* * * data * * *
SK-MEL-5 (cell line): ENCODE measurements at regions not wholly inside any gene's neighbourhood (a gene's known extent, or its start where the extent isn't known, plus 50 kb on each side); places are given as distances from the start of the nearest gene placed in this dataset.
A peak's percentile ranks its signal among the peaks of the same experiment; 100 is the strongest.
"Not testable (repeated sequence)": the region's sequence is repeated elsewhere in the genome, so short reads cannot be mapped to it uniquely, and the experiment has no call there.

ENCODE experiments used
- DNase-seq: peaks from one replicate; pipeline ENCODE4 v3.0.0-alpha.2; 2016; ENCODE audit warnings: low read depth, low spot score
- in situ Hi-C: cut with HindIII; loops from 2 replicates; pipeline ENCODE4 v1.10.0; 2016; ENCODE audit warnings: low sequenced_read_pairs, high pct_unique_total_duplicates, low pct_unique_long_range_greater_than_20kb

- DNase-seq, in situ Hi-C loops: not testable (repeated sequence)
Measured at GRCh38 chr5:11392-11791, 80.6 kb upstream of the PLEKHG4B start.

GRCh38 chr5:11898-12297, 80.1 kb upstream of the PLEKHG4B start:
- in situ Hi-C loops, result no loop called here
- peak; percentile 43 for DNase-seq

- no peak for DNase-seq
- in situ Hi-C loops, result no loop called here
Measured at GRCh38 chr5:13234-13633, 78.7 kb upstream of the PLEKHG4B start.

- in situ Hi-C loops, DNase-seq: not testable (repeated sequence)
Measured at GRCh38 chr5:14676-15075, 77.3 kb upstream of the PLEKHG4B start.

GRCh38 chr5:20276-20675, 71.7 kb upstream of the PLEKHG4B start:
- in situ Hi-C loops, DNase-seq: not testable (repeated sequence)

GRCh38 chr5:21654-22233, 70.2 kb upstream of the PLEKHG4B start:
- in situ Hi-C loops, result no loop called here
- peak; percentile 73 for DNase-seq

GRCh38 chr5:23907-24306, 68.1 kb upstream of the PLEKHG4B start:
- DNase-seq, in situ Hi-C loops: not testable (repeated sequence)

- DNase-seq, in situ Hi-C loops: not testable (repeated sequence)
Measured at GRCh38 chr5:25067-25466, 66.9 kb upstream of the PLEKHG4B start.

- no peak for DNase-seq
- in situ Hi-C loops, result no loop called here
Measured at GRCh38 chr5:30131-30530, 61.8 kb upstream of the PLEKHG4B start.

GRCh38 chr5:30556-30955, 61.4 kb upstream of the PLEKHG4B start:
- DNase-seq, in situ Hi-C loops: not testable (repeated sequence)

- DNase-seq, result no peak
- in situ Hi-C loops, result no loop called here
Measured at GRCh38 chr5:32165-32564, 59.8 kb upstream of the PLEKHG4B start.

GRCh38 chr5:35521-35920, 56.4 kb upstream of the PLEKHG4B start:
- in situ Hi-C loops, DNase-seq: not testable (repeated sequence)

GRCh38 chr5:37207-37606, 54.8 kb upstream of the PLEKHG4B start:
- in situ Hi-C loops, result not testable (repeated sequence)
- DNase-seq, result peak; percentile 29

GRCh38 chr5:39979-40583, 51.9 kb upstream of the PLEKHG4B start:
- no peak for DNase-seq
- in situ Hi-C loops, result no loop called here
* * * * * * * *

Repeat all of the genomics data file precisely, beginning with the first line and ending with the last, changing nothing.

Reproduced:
SK-MEL-5 (cell line): ENCODE measurements at regions not wholly inside any gene's neighbourhood (a gene's known extent, or its start where the extent isn't known, plus 50 kb on each side); places are given as distances from the start of the nearest gene placed in this dataset.
A peak's percentile ranks its signal among the peaks of the same experiment; 100 is the strongest.
"Not testable (repeated sequence)": the region's sequence is repeated elsewhere in the genome, so short reads cannot be mapped to it uniquely, and the experiment has no call there.

ENCODE experiments used
- DNase-seq: peaks from one replicate; pipeline ENCODE4 v3.0.0-alpha.2; 2016; ENCODE audit warnings: low read depth, low spot score
- in situ Hi-C: cut with HindIII; loops from 2 replicates; pipeline ENCODE4 v1.10.0; 2016; ENCODE audit warnings: low sequenced_read_pairs, high pct_unique_total_duplicates, low pct_unique_long_range_greater_than_20kb

- DNase-seq, in situ Hi-C loops: not testable (repeated sequence)
Measured at GRCh38 chr5:11392-11791, 80.6 kb upstream of the PLEKHG4B start.

GRCh38 chr5:11898-12297, 80.1 kb upstream of the PLEKHG4B start:
- in situ Hi-C loops, result no loop called here
- peak; percentile 43 for DNase-seq

- no peak for DNase-seq
- in situ Hi-C loops, result no loop called here
Measured at GRCh38 chr5:13234-13633, 78.7 kb upstream of the PLEKHG4B start.

- in situ Hi-C loops, DNase-seq: not testable (repeated sequence)
Measured at GRCh38 chr5:14676-15075, 77.3 kb upstream of the PLEKHG4B start.

GRCh38 chr5:20276-20675, 71.7 kb upstream of the PLEKHG4B start:
- in situ Hi-C loops, DNase-seq: not testable (repeated sequence)

GRCh38 chr5:21654-22233, 70.2 kb upstream of the PLEKHG4B start:
- in situ Hi-C loops, result no loop called here
- peak; percentile 73 for DNase-seq

GRCh38 chr5:23907-24306, 68.1 kb upstream of the PLEKHG4B start:
- DNase-seq, in situ Hi-C loops: not testable (repeated sequence)

- DNase-seq, in situ Hi-C loops: not testable (repeated sequence)
Measured at GRCh38 chr5:25067-25466, 66.9 kb upstream of the PLEKHG4B start.

- no peak for DNase-seq
- in situ Hi-C loops, result no loop called here
Measured at GRCh38 chr5:30131-30530, 61.8 kb upstream of the PLEKHG4B start.

GRCh38 chr5:30556-30955, 61.4 kb upstream of the PLEKHG4B start:
- DNase-seq, in situ Hi-C loops: not testable (repeated sequence)

- DNase-seq, result no peak
- in situ Hi-C loops, result no loop called here
Measured at GRCh38 chr5:32165-32564, 59.8 kb upstream of the PLEKHG4B start.

GRCh38 chr5:35521-35920, 56.4 kb upstream of the PLEKHG4B start:
- in situ Hi-C loops, DNase-seq: not testable (repeated sequence)

GRCh38 chr5:37207-37606, 54.8 kb upstream of the PLEKHG4B start:
- in situ Hi-C loops, result not testable (repeated sequence)
- DNase-seq, result peak; percentile 29

GRCh38 chr5:39979-40583, 51.9 kb upstream of the PLEKHG4B start:
- no peak for DNase-seq
- in situ Hi-C loops, result no loop called here